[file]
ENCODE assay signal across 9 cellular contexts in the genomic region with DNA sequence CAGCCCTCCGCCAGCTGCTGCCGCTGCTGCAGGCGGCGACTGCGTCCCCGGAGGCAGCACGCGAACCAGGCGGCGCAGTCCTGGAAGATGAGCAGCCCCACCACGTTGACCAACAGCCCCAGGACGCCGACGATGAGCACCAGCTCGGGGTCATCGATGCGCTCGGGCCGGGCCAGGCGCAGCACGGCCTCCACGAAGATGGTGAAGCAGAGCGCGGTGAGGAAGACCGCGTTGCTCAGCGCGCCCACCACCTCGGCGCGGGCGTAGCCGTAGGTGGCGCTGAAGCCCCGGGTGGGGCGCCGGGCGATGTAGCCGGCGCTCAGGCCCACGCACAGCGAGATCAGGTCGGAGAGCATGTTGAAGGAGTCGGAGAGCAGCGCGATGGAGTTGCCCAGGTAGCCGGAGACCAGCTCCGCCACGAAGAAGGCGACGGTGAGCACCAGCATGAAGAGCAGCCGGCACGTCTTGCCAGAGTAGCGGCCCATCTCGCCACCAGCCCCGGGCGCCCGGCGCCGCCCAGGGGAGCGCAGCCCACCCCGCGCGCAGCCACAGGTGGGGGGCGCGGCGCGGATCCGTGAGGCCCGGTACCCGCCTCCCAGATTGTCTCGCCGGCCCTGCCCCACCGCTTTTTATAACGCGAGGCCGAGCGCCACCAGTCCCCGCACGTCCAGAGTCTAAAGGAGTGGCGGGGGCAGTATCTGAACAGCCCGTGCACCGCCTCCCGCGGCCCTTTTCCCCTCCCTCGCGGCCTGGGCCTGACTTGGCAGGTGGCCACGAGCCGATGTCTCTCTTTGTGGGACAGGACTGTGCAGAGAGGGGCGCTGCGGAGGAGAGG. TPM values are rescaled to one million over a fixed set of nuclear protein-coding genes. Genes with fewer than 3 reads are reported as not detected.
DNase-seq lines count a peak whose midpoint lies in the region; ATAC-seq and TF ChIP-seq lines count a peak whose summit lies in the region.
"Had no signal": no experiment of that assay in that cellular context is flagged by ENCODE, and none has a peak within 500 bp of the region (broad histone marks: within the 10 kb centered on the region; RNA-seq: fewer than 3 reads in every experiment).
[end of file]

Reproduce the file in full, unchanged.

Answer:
ENCODE assay signal across 9 cellular contexts in the genomic region with DNA sequence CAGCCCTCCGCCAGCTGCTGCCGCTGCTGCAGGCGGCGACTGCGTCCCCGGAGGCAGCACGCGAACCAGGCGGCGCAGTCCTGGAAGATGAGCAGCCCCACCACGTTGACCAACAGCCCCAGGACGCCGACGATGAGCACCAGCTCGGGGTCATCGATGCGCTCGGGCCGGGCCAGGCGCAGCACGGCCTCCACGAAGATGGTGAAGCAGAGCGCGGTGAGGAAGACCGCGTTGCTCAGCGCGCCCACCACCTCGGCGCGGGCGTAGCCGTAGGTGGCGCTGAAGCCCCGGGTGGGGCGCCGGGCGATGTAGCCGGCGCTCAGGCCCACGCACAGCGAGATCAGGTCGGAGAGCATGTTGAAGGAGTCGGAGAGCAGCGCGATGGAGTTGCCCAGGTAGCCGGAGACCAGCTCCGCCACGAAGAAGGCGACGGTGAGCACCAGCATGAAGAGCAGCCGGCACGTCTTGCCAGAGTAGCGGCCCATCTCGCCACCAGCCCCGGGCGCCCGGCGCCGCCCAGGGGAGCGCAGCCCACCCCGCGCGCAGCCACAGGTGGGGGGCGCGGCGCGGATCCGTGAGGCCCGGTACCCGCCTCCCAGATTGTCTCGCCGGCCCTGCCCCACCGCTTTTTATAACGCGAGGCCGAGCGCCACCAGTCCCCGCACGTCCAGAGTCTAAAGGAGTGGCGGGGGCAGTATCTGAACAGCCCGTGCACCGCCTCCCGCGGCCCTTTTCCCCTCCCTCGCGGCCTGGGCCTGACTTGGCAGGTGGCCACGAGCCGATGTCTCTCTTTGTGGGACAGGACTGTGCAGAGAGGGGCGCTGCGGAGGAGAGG. TPM values are rescaled to one million over a fixed set of nuclear protein-coding genes. Genes with fewer than 3 reads are reported as not detected.
DNase-seq lines count a peak whose midpoint lies in the region; ATAC-seq and TF ChIP-seq lines count a peak whose summit lies in the region.
"Had no signal": no experiment of that assay in that cellular context is flagged by ENCODE, and none has a peak within 500 bp of the region (broad histone marks: within the 10 kb centered on the region; RNA-seq: fewer than 3 reads in every experiment).